"In our work in Mali we have developed our own procedures for obtaining informed consent that are quite different from what a scientist would do in the West," he said. "But without this approach, it would have been impossible to accomplish what have been very valuable clinical trials. And as we see more and more drugs and vaccines that need to be tested in African populations, the presence or absence of well-trained African scientists could become the critical factor in their success or failure."


To provide coordinated international approach to fighting malaria, the Roll Back Malaria Partnership (RBM) ( was launched in 1998 by the World Health Organization, the United Nations Children's Fund (UNICEF), the United Nations Development Programme (UNDP) and the World Bank. The Partnership now brings together governments of countries affected by malaria, their bilateral and multilateral development partners, the private sector, non-governmental and community-based organizations, foundations, and research and academic institutions around the common goal of halving the global burden of malaria by 2010. World Malaria Report 2005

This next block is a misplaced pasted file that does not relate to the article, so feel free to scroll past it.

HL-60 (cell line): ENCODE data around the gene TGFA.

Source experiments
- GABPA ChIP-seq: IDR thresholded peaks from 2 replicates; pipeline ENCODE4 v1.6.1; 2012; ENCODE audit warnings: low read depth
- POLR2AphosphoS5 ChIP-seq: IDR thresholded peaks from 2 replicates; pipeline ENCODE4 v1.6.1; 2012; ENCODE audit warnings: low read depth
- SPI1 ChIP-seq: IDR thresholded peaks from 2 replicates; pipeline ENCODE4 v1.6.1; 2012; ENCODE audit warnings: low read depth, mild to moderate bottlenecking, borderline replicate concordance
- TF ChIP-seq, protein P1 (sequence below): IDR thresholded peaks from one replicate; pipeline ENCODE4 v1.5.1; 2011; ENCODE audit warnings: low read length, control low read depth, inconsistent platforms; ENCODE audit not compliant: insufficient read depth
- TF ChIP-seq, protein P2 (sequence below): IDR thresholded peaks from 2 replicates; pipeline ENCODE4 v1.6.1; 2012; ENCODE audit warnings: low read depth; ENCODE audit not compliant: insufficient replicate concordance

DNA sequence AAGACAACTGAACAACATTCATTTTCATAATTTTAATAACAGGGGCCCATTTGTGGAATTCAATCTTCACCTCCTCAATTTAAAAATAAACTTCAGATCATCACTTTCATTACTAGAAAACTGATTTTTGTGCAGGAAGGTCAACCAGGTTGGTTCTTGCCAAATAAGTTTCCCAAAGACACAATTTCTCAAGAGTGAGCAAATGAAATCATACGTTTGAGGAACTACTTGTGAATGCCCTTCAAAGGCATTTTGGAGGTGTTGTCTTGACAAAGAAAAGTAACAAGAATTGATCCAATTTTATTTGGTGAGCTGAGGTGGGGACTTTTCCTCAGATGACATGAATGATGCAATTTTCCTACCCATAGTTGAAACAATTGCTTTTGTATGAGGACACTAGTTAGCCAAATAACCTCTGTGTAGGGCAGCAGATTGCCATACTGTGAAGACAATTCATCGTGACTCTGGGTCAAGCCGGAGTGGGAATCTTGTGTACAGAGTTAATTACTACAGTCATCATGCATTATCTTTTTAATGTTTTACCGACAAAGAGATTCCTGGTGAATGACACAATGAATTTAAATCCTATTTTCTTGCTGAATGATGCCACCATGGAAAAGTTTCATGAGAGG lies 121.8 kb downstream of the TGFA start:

The Multilateral Initiative on Malaria (MIM) (, launched in Dakar, Senegal in 1997, is an international alliance of organizations and individuals seeking to maximize the impact of scientific research against malaria in Africa to ensure that research findings yield practical health benefits. The MIM Secretariat was previously hosted for 3-years terms by the Wellcome Trust (UK) and the Fogarty International Center at the National Institutes of Health (US). In 2003, the Secretariat moved to Stockholm, Sweden, where it is hosted by the Karolinska Institute and Stockholm University.

For further information, please contact:

MIM, Wilfred Mbacham, T +237 757 91 80,

Massive Effort London UK, Louis Da Gama, T +44 208 357 7413, M +44 7990 810642, Massive Effort South Africa, Vanessa Peter, T +27 82 327 6286,

Europe, Scandinavia and Asia
Good Company, Maria Dalayman T +46-8-545 805 54, M +46 70 685 40 05,

France and Belgium
Massive Effort Paris, Patrick Bertrand, T+33 6 60 04 04 42,

UK Peter Robbs Consultants Ltd, Cathy Bartley, T +44 (0) 207 635 1593, M +44 (0)79 58 56 16 71,

Burness Communications, Ellen Wilson, T +1 301 652 1558, ext 108, M +1 301 922 4969,

or visit our pressroom at

You can also find information about malaria on the following links: The PATH Malaria Vaccine Initiative:, Medicines for Malaria Venture: and Special Programme for Research and Training in Tropical Diseases (TDR) World Health Organization: